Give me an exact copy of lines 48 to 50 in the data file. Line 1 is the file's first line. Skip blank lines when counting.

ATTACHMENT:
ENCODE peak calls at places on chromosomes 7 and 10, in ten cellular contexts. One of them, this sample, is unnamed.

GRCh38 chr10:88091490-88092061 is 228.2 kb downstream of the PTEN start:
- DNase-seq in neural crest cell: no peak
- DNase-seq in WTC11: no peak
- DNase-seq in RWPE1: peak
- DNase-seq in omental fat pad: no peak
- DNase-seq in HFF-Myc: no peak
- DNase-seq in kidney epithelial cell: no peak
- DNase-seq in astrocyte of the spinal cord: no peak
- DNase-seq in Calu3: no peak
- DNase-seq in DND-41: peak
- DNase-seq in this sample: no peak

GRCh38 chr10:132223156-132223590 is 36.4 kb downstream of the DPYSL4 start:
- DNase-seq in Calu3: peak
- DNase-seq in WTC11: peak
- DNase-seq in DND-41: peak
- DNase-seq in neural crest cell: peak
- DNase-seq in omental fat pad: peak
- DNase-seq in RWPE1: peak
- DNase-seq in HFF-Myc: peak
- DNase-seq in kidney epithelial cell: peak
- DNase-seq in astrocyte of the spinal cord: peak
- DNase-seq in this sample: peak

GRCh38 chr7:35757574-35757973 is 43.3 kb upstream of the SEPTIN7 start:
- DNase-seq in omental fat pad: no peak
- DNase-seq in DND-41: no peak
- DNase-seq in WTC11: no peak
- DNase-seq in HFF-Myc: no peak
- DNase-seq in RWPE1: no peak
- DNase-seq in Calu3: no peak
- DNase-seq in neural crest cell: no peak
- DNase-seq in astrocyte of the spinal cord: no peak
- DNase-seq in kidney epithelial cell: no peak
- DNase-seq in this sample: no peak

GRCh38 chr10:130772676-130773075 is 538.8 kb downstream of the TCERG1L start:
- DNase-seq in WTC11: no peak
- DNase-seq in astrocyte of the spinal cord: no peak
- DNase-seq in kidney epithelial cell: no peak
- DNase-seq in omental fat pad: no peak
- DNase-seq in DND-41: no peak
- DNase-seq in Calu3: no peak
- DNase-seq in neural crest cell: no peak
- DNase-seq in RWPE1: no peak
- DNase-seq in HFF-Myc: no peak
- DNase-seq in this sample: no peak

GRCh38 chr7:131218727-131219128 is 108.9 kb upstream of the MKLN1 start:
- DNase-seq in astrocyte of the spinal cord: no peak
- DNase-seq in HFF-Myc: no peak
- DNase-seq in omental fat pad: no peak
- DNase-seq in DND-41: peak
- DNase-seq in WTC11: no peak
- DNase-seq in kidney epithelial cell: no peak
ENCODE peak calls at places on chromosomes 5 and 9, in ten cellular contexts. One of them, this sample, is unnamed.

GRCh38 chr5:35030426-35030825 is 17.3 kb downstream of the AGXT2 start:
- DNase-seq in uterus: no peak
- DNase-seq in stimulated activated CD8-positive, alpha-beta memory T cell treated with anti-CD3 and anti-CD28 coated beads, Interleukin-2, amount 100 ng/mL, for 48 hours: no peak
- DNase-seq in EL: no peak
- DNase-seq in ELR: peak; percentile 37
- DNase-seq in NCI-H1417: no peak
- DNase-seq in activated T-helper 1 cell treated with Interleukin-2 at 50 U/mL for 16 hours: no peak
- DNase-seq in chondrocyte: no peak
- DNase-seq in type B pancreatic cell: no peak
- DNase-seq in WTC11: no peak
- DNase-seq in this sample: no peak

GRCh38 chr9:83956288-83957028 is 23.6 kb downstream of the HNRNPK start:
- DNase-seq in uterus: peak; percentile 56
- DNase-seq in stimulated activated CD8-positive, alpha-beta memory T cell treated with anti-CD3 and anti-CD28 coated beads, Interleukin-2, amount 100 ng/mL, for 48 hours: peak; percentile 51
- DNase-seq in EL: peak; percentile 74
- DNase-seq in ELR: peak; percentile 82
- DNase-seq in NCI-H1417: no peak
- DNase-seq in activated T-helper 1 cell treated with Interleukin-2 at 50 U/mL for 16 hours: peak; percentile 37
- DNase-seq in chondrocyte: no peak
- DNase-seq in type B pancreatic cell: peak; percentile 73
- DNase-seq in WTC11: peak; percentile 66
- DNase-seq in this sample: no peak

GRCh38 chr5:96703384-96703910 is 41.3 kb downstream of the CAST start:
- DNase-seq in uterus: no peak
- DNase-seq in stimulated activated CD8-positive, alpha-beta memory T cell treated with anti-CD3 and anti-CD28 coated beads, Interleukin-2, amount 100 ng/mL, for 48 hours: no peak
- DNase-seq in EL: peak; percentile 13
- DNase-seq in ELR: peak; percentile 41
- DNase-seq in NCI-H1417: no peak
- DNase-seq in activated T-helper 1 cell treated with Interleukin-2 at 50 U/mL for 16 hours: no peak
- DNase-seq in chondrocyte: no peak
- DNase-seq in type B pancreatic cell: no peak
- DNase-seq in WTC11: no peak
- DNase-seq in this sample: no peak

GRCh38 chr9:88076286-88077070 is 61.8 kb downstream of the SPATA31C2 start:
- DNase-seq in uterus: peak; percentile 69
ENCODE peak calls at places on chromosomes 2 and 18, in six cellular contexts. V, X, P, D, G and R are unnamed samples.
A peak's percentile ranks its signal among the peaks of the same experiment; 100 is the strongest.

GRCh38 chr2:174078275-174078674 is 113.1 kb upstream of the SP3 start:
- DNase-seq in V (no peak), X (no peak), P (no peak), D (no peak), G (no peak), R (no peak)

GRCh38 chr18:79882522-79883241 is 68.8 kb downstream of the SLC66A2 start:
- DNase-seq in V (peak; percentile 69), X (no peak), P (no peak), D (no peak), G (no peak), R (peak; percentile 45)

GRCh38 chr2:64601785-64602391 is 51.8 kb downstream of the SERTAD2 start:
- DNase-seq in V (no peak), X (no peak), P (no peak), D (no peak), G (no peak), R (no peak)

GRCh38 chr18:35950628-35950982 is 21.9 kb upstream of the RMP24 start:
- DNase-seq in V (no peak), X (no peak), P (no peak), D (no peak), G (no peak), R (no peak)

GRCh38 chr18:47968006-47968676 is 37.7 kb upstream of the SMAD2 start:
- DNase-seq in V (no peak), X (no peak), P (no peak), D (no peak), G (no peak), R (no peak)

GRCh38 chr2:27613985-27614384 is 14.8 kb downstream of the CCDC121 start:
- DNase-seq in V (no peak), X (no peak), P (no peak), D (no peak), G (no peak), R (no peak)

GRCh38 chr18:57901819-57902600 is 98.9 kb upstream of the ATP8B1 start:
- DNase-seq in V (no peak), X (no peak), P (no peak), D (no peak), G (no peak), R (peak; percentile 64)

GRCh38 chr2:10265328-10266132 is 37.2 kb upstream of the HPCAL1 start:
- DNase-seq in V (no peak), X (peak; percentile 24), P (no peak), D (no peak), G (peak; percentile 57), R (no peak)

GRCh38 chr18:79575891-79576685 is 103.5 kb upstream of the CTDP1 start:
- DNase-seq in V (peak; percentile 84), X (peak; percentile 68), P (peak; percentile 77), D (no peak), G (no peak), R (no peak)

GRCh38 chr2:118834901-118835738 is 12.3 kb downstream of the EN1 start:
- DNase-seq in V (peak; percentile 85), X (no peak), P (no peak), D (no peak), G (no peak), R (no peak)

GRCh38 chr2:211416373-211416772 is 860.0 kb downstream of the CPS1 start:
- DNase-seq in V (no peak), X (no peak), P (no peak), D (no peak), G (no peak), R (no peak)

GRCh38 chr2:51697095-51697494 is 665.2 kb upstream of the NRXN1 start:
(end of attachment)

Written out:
- DNase-seq in HFF-Myc: no peak
- DNase-seq in omental fat pad: no peak
- DNase-seq in DND-41: peak